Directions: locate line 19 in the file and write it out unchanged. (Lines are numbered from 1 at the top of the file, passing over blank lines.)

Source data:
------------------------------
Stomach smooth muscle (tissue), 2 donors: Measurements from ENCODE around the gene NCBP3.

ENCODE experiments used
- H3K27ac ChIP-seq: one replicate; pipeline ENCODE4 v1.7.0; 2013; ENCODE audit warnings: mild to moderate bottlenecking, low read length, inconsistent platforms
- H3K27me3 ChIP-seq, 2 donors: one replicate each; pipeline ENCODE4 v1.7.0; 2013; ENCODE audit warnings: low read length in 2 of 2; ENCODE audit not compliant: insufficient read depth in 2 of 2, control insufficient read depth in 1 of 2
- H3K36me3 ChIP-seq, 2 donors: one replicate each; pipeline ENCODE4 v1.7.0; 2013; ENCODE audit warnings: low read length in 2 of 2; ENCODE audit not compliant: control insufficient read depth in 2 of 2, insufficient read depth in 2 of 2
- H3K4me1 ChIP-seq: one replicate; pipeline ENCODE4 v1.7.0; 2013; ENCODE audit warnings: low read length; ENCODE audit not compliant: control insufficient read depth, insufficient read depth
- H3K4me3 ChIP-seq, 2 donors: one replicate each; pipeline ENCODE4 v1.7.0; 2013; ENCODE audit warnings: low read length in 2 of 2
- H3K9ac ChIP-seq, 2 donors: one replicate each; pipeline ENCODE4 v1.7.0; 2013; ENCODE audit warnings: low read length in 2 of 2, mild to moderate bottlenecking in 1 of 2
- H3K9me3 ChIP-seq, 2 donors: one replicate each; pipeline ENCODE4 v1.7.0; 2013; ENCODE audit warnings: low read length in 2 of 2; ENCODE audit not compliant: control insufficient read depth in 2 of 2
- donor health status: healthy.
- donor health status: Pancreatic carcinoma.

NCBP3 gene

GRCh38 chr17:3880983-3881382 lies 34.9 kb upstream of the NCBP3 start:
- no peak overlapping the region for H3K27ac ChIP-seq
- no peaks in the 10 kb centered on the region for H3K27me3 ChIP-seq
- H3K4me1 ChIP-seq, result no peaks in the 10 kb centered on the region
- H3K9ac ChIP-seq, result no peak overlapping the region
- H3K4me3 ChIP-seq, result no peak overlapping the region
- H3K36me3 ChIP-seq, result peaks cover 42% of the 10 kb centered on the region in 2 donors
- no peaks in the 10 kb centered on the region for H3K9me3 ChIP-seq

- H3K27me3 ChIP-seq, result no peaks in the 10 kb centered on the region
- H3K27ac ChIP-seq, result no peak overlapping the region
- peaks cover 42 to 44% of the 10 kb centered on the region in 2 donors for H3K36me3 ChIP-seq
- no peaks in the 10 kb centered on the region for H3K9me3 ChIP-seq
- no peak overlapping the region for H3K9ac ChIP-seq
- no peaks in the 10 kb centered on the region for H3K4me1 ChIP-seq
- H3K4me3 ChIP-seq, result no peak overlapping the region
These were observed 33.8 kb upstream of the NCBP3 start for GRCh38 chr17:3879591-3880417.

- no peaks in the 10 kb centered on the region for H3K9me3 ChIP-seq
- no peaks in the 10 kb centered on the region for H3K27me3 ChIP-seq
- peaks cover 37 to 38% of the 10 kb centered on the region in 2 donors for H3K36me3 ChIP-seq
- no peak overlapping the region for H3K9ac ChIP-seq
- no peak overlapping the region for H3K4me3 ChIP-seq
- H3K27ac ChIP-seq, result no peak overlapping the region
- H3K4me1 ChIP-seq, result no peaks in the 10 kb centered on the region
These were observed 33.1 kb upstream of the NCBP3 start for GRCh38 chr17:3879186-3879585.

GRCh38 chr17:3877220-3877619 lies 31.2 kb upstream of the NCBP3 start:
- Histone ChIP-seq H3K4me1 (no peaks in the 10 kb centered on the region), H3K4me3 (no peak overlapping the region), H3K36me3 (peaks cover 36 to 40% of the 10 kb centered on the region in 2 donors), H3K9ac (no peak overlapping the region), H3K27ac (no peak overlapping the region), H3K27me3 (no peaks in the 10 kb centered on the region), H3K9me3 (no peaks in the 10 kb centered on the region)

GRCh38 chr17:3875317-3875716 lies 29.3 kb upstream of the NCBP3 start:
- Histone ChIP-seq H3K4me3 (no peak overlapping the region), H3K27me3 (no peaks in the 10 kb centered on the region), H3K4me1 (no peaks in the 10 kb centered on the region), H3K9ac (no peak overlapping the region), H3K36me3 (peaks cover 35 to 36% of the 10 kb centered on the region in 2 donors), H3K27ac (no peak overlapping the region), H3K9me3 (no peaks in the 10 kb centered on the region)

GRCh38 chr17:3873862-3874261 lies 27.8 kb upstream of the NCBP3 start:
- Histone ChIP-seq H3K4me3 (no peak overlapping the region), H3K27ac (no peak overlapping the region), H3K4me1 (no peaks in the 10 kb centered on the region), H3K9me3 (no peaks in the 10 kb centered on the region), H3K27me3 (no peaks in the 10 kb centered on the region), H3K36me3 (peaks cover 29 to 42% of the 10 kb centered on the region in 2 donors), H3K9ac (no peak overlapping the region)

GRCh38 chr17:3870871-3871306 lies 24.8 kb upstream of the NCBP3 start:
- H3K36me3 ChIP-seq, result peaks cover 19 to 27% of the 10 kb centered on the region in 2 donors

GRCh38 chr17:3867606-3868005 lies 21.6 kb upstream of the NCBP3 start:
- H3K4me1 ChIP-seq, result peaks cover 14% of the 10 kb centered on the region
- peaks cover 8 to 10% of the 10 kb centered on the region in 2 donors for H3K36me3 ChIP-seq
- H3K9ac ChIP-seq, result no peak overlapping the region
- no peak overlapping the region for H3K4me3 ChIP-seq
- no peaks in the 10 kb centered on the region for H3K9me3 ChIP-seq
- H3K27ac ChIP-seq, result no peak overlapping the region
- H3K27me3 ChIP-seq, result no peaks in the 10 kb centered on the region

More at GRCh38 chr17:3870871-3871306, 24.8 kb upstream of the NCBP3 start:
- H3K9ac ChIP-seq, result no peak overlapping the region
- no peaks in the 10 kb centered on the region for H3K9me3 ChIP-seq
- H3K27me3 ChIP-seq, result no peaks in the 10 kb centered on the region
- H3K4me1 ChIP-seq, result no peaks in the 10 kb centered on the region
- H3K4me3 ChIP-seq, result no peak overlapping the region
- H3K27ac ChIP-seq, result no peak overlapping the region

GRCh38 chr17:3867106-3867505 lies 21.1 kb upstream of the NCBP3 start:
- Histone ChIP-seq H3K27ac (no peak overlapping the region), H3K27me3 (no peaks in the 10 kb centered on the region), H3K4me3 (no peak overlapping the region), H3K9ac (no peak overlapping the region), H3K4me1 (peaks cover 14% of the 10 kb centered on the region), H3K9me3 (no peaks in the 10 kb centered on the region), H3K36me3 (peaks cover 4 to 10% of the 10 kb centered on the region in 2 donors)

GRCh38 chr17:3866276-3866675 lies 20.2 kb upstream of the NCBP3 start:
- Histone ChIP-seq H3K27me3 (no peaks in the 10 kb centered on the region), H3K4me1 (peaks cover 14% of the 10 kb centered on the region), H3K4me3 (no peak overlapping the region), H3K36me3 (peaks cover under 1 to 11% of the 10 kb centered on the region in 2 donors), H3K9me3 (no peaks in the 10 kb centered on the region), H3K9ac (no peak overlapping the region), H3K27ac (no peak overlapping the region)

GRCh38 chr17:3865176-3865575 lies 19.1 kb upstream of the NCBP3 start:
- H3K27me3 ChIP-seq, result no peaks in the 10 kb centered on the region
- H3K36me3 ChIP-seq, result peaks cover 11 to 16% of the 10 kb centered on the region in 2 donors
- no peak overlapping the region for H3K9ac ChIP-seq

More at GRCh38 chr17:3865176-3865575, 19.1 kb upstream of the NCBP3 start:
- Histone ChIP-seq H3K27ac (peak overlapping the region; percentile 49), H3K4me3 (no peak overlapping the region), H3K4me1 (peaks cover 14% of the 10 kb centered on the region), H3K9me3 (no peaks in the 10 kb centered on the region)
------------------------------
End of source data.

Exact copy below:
- H3K36me3 ChIP-seq, result peaks cover 42% of the 10 kb centered on the region in 2 donors